Does Morgan Stanley Deserve to Be Free of TARP?

Does Morgan Stanley Deserve to Be Free of TARP?

Hey Morgan Stanley, dost thou protest too much?

The financial firm was the first to announce this week that it was
among the ten banks approved to repay $68 billion in rescue money the
companies had received from the Treasury Department last October. Since
then, executives of Morgan have said that they thought the Stress Test was
“appropriate” and that the financial crisis has bottomed.

Among the ten banks allowed to pay back their Troubled Asset Relief
Program funds, though, Morgan Stanley looks to be the unlikeliest member of
that list. For one, Morgan, unlike many of its rivals is still in the red.
The company lost $177 million in the first quarter a period during which
many of its rivals turned nice profits. Goldman Sachs, for one, which was
also approved to repay its TARP money, made $1.8 billion in the same time.
What’s more, Morgan Stanley is the only bank approved to return TARP funds
that actually failed the stress test. Just a month ago, regulators said
Morgan was short capital $1.8 billion worth. The bank has raised $7.6
billion through stock and asset sales in the past month. But now Morgan said
it plans to repay $10 billion, which is all the money it received from the
Treasury Department back in October. Do the math and the firm now appears to
be about $4 billion short of what the stress test said it needed to be well
capitalized. That along with some other measures of Morgan’s financial
health, has a few analysts proclaiming the firm is weaker than it is letting

“I don’t see any basis for Morgan Stanley being allowed to repay
their TARP money,” says Audit Integrity’s Jim Kaplan, who founded the Los
Angeles-based independent research firm that focuses on accounting and
governance issues. “They have raised capital, but whether it is enough is

A Morgan spokesman says that the stress test and the requirements for paying
back TARP were focused on different types of capital. The stress test was focused on a specific type of bank capital—common equity, where Morgan was found to be deficient. TARP repayment requirements, however, are based on the total capital of the firm. And based on that measure, the Morgan spokesman said, Morgan is the strongest of the banks repaying TARP, not the

Indeed, a number of market watchers think that
allowing any of the banks to repay their government rescue is folly.
Observers say the government may have feared not allowing Morgan Stanley to
repay its funds, while permitting Goldman and others to do so, would have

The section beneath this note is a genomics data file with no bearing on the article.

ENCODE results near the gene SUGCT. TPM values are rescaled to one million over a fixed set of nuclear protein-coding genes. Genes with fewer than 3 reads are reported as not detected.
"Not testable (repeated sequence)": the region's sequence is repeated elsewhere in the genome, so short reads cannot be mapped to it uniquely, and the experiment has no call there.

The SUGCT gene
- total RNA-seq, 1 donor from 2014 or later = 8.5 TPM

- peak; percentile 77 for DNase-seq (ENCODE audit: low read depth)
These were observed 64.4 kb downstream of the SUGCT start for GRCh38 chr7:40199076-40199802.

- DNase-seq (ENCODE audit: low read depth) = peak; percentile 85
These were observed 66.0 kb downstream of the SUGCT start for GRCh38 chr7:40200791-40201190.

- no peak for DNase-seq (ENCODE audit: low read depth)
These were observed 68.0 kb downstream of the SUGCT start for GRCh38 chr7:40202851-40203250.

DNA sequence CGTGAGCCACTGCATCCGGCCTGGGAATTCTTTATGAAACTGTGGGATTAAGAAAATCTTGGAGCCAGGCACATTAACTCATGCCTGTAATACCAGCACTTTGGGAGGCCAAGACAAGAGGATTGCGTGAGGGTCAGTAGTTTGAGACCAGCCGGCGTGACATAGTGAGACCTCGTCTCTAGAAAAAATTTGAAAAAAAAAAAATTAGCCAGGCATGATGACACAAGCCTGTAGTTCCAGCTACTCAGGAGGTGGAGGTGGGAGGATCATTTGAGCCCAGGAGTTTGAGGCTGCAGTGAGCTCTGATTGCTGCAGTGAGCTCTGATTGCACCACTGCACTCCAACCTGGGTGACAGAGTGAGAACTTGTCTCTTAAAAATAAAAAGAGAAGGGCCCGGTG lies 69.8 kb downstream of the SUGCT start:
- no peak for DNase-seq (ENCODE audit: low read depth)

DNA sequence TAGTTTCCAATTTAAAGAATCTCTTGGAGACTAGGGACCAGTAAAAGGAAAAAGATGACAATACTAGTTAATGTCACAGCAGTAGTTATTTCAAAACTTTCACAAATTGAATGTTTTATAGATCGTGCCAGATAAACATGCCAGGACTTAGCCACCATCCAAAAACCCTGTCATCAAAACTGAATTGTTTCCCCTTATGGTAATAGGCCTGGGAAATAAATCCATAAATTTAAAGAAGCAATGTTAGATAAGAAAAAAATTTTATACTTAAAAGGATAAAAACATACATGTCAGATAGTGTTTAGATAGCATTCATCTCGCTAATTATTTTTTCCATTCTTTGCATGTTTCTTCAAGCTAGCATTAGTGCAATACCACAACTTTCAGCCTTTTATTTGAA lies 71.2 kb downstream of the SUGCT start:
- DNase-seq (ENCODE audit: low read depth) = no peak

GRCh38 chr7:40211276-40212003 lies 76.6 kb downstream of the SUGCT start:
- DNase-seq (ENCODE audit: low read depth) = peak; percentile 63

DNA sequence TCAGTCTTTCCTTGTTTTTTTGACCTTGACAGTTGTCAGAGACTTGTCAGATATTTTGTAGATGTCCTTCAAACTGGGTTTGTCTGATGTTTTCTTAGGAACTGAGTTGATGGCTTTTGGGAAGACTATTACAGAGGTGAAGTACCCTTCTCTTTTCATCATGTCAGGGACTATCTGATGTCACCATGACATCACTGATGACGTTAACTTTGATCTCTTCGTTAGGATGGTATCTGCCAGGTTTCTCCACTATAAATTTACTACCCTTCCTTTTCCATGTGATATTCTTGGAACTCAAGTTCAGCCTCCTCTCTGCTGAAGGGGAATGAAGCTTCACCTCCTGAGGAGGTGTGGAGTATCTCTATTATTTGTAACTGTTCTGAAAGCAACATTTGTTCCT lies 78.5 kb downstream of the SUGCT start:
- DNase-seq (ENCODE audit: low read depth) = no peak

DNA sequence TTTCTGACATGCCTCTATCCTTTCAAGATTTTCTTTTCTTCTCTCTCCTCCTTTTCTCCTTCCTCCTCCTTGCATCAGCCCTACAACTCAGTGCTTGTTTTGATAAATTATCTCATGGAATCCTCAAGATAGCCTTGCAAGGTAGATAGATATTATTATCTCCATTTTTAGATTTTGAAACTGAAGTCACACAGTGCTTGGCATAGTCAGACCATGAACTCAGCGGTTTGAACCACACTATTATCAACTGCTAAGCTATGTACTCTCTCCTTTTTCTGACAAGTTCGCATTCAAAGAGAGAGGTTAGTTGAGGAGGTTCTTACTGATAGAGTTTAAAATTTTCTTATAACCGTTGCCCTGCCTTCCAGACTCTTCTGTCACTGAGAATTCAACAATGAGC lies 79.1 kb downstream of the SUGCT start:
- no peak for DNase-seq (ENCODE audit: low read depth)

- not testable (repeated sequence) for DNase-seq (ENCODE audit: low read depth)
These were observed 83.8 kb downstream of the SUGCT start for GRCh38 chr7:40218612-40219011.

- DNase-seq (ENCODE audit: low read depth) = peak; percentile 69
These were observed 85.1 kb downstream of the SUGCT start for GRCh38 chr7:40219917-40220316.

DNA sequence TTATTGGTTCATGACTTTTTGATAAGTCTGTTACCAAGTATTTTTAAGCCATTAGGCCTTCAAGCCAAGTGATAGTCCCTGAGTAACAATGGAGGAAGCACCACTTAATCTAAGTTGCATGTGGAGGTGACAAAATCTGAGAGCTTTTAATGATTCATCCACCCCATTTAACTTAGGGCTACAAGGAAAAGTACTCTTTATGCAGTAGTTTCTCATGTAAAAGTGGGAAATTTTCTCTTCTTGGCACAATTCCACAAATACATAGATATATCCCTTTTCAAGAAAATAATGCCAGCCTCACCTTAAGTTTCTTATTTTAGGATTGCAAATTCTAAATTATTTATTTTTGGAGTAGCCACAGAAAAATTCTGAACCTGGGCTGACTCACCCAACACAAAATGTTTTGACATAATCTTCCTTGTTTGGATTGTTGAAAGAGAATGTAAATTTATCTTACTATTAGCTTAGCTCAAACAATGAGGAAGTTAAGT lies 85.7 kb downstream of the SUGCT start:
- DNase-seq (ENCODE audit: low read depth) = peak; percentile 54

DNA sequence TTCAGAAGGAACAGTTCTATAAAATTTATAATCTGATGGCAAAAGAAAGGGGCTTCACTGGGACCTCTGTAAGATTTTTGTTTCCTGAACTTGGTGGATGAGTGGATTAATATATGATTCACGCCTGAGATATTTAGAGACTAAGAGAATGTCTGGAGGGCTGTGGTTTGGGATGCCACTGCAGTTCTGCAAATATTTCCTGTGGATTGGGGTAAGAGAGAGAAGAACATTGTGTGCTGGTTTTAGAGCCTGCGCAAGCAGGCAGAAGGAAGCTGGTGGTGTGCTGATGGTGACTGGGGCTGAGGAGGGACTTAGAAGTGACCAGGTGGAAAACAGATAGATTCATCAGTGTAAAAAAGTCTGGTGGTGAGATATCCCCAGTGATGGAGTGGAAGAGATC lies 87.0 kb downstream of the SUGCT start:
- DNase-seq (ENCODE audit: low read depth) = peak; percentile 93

made Morgan seem weaker than it is perceived to be.

In its latest report on TARP, the Congressional Oversight Panel said the
banks may be in much worse financial shape than the government’s stress
tests suggested. The reason: the test only focused on loan losses that would
occur in 2009 and 2010. Look further out, and bank losses, particularly in
commercial real estate, could be much bigger. Additionally, TARP was
supposed to boost lending. So far, it doesn’t seem to have done that. In the
first quarter of this year, bank lending fell by $150 million, according to
the FDIC.

“I would like to see the banking industry have the biggest capital
base it can have right now,” says Doug Elliott, a former investment banker
and a fellow at the Brookings Institute. “Even if the banks are largely
fundamentally sound, they are not strong enough to make the volume of loans
we would like them to be able to do.”

Still, Morgan Stanley stands out among those repaying TARP.
Morgan’s biggest problem says Audit Integrity’s Kaplan has to do with the
type of assets on its balance sheet. Nearly 20% of the assets the firm holds
fall into the category of level 3, according to Kaplan, which consists of
assets deemed hard to value. As percentage of total assets, Morgan has more
hard-to-value ones than any of the other TARP repayers. JP Morgan, for
instance, classified just 5% of its total assets as level 3 at the end of
the first quarter.

What specific assets are in the level three basket Morgan doesn’t exactly
say. But Kaplan guesses that a large percentage of those assets are
collateralized debt obligations and other derivatives based on now troubled
home loans. What would happen if those bets on home loans turned out to be
worthless Morgan would be right back at the government’s doorstep.
According to Kaplan, Morgan’s hard-to-value assets now total one and a half
times its total equity.

“The assets are not worthless, but they are worth far less than what the
bank is saying,” says Kaplan. “If Morgan was to value its level 3 assets
properly, they would have no equity.”

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